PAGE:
Example: for some reason, despite not having it that bad, and having instructed my family members to just send me books or a computer game every once in a while, some very nice and well meaning people send us huge boxes of girl scout cookies. So, being an NCO, one my two principle duties is to take care of soldiers. A lot of soldiers come off of convoys, having come in from little rinky-dink bases, just to get help with their divorce, a power of attorney, find out information about how to become a citizen, and a lot of other things they don’t have internet or legal support for. I give them a couple boxes of cookies, make sure they have cold water, and pass out Gatorade packets to mix with the water if they need it.

Repeatedly, I have other people come into my office where I have computers and air conditioning, and a gym attached to the building. (I might as well be living in one of Saddam’s palaces.) These people who are on post come from similar facilities, where they have a hard structure with AC, plumbing, amenities, etc. But they ask for these cookies, as if the PX doesn’t sell 15 kinds of potato chips and 20 different kinds of cookies. Some of them come by multiple times just to get more cookies, and don’t even need legal assistance! I have no problem giving them water, because its hot and people never drink enough water, but do they really need these girl scout cookies? One or two cookies? Sure, and have a nice day. One or two boxes? Please. The dining facility here has a dessert bar. Do not ask for these cookies I have reserved for the troops who actually live in harsh conditions.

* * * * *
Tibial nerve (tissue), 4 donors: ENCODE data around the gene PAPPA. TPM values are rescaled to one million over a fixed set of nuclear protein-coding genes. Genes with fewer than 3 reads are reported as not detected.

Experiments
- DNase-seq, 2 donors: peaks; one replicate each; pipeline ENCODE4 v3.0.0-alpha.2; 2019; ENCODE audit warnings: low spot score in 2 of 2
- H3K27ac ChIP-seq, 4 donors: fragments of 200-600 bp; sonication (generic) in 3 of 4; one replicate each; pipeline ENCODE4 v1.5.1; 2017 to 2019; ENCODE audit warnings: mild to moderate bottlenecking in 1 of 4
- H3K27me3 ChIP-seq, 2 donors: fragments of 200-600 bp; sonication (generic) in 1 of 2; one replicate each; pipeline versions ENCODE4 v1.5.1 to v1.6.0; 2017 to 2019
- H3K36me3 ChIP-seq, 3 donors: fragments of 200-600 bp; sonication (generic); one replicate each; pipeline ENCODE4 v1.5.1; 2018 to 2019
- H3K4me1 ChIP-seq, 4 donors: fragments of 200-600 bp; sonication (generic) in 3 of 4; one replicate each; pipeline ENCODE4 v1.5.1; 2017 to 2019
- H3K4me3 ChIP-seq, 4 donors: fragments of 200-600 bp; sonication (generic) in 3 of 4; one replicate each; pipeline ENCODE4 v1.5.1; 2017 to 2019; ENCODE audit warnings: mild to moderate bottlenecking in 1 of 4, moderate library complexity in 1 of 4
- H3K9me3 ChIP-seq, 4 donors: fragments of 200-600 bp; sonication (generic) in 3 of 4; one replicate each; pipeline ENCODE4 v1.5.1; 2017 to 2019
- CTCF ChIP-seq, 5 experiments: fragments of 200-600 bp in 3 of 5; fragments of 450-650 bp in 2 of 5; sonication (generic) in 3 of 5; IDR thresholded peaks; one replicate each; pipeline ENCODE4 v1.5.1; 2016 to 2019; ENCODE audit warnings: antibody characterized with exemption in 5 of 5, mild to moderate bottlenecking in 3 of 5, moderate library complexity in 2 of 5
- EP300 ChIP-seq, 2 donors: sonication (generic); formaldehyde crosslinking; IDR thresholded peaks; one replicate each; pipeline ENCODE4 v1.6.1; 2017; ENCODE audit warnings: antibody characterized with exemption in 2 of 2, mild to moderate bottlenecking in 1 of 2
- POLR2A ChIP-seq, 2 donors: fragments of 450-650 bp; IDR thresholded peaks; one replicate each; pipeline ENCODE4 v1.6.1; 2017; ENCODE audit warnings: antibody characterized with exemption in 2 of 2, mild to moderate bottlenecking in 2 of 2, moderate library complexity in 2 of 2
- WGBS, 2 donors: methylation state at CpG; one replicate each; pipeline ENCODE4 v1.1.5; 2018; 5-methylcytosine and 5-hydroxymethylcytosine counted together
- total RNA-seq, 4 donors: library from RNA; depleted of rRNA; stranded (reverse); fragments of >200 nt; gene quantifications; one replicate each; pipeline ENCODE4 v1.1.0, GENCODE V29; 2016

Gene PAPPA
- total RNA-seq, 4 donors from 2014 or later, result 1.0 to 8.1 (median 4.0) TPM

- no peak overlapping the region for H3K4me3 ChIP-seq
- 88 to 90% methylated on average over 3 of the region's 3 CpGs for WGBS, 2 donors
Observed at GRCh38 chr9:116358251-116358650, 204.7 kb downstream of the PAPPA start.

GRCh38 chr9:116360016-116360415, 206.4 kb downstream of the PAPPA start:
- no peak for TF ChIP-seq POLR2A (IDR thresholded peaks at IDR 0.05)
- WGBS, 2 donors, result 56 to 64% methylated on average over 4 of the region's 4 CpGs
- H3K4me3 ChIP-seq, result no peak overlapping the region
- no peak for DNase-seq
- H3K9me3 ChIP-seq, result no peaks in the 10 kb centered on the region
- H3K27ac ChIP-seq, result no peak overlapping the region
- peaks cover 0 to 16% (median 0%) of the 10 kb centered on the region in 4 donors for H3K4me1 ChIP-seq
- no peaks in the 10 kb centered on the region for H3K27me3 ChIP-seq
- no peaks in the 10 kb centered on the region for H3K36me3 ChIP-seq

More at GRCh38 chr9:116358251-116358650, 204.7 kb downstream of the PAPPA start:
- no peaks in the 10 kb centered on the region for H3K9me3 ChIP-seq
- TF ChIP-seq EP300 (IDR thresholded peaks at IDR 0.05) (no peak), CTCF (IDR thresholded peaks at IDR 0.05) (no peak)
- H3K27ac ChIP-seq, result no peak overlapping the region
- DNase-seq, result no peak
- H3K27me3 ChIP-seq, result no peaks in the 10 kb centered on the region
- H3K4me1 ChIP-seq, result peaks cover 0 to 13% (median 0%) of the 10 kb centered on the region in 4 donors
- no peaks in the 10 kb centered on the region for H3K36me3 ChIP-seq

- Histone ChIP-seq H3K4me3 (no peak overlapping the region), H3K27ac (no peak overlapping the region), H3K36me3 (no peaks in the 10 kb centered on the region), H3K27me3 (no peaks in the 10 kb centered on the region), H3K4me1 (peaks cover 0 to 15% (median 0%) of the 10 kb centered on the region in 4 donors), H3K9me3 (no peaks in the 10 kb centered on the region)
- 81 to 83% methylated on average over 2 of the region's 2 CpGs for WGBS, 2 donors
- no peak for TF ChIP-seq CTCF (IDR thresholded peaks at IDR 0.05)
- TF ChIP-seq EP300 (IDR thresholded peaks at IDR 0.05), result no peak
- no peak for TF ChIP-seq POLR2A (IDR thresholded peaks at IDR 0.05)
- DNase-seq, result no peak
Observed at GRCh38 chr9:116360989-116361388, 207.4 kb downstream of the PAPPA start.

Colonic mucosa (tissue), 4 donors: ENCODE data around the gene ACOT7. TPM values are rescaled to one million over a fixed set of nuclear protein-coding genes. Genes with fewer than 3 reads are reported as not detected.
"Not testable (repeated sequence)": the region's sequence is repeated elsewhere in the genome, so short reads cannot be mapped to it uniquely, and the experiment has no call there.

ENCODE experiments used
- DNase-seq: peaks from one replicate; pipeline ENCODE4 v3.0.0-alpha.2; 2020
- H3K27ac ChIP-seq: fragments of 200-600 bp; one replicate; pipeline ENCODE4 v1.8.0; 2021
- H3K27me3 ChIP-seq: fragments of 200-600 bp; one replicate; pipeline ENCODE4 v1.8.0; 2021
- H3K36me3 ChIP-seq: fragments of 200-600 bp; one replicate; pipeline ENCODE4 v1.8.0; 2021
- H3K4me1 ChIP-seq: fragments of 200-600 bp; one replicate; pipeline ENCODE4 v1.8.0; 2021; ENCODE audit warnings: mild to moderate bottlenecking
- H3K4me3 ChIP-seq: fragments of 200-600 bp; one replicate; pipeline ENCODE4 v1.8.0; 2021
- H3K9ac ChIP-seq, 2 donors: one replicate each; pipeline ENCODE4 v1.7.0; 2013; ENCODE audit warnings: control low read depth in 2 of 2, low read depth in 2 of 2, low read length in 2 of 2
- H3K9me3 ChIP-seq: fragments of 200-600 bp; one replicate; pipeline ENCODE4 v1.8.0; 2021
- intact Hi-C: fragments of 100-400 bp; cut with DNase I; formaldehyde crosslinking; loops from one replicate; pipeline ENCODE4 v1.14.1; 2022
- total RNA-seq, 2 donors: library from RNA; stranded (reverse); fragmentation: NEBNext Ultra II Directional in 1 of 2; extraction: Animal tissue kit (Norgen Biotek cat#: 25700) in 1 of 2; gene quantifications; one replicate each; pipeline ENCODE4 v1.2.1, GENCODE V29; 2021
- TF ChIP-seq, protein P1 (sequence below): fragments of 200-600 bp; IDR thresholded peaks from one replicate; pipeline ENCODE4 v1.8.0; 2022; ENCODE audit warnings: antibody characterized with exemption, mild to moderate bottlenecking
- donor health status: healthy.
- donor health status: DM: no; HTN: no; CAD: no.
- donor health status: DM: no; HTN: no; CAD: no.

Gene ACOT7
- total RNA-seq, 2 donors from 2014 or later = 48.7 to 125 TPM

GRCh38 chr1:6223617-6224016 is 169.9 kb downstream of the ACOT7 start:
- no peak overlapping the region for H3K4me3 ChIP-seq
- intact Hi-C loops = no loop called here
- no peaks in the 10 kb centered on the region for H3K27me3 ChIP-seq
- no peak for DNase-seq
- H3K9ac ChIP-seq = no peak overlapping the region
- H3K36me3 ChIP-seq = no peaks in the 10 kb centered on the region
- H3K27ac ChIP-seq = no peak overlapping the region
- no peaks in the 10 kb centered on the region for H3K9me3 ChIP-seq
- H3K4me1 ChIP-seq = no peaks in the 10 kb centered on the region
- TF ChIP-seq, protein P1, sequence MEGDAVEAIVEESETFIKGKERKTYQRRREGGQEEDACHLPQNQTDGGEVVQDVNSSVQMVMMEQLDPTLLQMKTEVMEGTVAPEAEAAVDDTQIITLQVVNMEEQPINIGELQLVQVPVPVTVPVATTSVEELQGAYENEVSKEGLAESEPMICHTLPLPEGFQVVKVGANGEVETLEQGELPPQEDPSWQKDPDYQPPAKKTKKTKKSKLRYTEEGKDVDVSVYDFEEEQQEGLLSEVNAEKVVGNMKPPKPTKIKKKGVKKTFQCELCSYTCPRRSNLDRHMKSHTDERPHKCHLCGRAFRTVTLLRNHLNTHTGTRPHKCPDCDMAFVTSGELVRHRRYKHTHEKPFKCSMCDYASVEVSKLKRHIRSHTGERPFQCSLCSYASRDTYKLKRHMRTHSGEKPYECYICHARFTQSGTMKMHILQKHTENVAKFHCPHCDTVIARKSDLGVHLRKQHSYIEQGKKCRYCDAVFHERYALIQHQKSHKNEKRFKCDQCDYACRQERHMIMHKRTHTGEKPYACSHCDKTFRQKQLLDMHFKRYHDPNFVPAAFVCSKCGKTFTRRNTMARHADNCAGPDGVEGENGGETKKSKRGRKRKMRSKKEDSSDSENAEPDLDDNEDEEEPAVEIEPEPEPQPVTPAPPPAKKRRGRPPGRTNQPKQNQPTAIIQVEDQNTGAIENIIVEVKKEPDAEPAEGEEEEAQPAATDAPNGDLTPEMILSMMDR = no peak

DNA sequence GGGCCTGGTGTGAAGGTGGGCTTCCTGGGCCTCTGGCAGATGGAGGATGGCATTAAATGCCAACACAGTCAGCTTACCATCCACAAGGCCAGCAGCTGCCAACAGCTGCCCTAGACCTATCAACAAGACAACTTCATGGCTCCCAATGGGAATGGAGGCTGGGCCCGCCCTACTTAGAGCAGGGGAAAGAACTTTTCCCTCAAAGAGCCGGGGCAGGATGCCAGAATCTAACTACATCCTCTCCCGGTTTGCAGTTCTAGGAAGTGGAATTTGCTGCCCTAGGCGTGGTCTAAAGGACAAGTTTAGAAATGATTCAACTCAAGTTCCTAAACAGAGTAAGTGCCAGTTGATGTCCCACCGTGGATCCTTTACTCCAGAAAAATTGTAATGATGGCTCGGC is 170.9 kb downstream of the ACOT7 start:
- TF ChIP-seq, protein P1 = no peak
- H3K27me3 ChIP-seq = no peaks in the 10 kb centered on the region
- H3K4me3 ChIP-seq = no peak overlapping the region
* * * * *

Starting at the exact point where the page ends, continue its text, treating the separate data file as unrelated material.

This kind of attitude, where individuals think “I must take everything offered to me, and try to take anything that looks available” completely boggles my mind. Some people would call this a “Welfare Mentality” but I think its more selfishness. If I lived in Sweden, or Germany, or Canada even, and was charged taxes to benefit from the universal health care, pension programs, or handouts, then that would just be the benefits of living in that kind of society. But I don’t. Even though the Army has 50 different programs to help me out, I’d rather help myself the majority of the time. I get things I need, and if I can’t get it, I’ll ask if it’s readily available.